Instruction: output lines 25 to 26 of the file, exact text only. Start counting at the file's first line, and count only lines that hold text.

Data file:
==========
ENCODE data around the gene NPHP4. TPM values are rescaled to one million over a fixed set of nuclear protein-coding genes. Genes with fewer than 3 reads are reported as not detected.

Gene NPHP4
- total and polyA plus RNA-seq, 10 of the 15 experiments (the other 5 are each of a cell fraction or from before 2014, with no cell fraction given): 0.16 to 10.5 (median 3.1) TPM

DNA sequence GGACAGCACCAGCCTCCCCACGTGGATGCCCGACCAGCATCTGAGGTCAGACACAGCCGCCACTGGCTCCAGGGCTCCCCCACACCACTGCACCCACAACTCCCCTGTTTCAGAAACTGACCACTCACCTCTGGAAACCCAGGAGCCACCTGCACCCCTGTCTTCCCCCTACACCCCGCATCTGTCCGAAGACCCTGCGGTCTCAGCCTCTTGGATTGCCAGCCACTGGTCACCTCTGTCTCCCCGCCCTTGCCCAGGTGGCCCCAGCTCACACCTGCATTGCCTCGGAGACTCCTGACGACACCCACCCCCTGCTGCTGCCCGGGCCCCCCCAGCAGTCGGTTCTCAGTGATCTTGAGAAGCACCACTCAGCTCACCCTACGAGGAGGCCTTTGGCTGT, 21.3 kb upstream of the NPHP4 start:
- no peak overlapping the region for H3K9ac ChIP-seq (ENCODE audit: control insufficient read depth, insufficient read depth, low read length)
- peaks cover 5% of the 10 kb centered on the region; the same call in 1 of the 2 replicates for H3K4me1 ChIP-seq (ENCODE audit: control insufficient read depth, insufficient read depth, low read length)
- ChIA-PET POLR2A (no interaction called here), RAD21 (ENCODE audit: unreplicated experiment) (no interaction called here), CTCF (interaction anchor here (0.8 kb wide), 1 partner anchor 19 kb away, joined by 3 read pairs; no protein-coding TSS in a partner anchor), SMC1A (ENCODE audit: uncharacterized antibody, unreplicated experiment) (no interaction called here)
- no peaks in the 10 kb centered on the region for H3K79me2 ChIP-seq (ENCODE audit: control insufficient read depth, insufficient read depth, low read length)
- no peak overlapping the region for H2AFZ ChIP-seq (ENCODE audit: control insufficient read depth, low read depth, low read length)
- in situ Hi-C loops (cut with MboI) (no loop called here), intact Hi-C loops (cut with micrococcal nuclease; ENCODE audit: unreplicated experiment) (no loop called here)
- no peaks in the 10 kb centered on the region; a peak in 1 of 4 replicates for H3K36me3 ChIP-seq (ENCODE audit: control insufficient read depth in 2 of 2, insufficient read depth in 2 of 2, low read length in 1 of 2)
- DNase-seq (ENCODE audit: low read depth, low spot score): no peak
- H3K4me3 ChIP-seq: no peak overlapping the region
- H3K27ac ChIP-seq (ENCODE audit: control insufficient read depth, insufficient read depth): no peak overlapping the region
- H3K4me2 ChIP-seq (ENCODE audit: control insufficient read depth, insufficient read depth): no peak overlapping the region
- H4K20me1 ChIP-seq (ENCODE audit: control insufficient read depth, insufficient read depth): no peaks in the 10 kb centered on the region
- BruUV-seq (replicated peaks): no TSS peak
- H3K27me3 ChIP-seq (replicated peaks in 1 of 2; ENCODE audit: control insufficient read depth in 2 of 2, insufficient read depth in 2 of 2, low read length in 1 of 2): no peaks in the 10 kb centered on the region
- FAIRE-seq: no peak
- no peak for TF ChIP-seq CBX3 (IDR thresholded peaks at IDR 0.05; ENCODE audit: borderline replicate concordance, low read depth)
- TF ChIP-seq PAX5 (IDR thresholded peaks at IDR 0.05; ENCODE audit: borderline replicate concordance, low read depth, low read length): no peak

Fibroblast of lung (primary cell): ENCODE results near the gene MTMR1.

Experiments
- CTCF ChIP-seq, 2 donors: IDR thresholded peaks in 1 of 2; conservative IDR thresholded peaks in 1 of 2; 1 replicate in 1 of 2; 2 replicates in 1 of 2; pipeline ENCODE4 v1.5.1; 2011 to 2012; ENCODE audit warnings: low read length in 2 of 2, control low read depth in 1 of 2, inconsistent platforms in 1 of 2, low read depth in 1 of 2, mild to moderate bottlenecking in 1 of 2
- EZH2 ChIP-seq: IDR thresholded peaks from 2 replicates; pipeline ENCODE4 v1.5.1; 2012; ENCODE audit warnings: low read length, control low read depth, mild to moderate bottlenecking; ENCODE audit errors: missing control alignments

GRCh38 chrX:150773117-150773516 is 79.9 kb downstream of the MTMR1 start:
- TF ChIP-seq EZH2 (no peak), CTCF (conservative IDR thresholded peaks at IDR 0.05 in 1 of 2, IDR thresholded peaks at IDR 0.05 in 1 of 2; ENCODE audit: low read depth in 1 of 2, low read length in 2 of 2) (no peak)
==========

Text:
- EZH2 ChIP-seq: IDR thresholded peaks from 2 replicates; pipeline ENCODE4 v1.5.1; 2012; ENCODE audit warnings: low read length, control low read depth, mild to moderate bottlenecking; ENCODE audit errors: missing control alignments

GRCh38 chrX:150773117-150773516 is 79.9 kb downstream of the MTMR1 start: